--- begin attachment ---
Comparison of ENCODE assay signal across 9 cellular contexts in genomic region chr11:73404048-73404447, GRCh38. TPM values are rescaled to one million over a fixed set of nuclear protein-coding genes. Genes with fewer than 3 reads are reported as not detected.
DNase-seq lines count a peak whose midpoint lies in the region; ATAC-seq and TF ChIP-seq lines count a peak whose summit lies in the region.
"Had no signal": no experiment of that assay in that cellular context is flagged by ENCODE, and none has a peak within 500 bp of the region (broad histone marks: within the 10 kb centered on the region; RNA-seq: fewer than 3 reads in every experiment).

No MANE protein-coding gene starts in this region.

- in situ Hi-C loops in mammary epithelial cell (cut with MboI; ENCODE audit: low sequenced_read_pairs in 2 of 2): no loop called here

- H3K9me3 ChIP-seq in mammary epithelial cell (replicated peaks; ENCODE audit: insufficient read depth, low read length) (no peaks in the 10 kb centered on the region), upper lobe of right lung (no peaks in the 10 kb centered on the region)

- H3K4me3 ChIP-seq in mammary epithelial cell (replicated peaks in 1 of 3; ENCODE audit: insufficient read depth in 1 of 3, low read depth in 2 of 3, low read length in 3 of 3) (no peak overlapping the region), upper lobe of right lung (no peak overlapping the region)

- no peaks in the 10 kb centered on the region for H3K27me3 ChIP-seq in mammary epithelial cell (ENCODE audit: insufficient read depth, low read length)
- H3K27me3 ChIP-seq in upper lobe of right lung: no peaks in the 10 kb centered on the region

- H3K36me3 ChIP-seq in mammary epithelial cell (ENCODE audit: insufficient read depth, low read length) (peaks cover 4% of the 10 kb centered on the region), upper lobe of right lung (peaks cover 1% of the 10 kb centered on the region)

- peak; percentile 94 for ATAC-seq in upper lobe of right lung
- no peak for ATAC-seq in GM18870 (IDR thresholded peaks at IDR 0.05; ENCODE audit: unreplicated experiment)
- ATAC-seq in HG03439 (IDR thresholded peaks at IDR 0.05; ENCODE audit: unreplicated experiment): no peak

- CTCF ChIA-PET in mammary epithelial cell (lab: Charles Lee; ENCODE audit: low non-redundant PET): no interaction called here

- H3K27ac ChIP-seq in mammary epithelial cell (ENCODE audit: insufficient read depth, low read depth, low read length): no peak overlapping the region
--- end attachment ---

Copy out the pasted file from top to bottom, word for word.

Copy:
Comparison of ENCODE assay signal across 9 cellular contexts in genomic region chr11:73404048-73404447, GRCh38. TPM values are rescaled to one million over a fixed set of nuclear protein-coding genes. Genes with fewer than 3 reads are reported as not detected.
DNase-seq lines count a peak whose midpoint lies in the region; ATAC-seq and TF ChIP-seq lines count a peak whose summit lies in the region.
"Had no signal": no experiment of that assay in that cellular context is flagged by ENCODE, and none has a peak within 500 bp of the region (broad histone marks: within the 10 kb centered on the region; RNA-seq: fewer than 3 reads in every experiment).

No MANE protein-coding gene starts in this region.

- in situ Hi-C loops in mammary epithelial cell (cut with MboI; ENCODE audit: low sequenced_read_pairs in 2 of 2): no loop called here

- H3K9me3 ChIP-seq in mammary epithelial cell (replicated peaks; ENCODE audit: insufficient read depth, low read length) (no peaks in the 10 kb centered on the region), upper lobe of right lung (no peaks in the 10 kb centered on the region)

- H3K4me3 ChIP-seq in mammary epithelial cell (replicated peaks in 1 of 3; ENCODE audit: insufficient read depth in 1 of 3, low read depth in 2 of 3, low read length in 3 of 3) (no peak overlapping the region), upper lobe of right lung (no peak overlapping the region)

- no peaks in the 10 kb centered on the region for H3K27me3 ChIP-seq in mammary epithelial cell (ENCODE audit: insufficient read depth, low read length)
- H3K27me3 ChIP-seq in upper lobe of right lung: no peaks in the 10 kb centered on the region

- H3K36me3 ChIP-seq in mammary epithelial cell (ENCODE audit: insufficient read depth, low read length) (peaks cover 4% of the 10 kb centered on the region), upper lobe of right lung (peaks cover 1% of the 10 kb centered on the region)

- peak; percentile 94 for ATAC-seq in upper lobe of right lung
- no peak for ATAC-seq in GM18870 (IDR thresholded peaks at IDR 0.05; ENCODE audit: unreplicated experiment)
- ATAC-seq in HG03439 (IDR thresholded peaks at IDR 0.05; ENCODE audit: unreplicated experiment): no peak

- CTCF ChIA-PET in mammary epithelial cell (lab: Charles Lee; ENCODE audit: low non-redundant PET): no interaction called here

- H3K27ac ChIP-seq in mammary epithelial cell (ENCODE audit: insufficient read depth, low read depth, low read length): no peak overlapping the region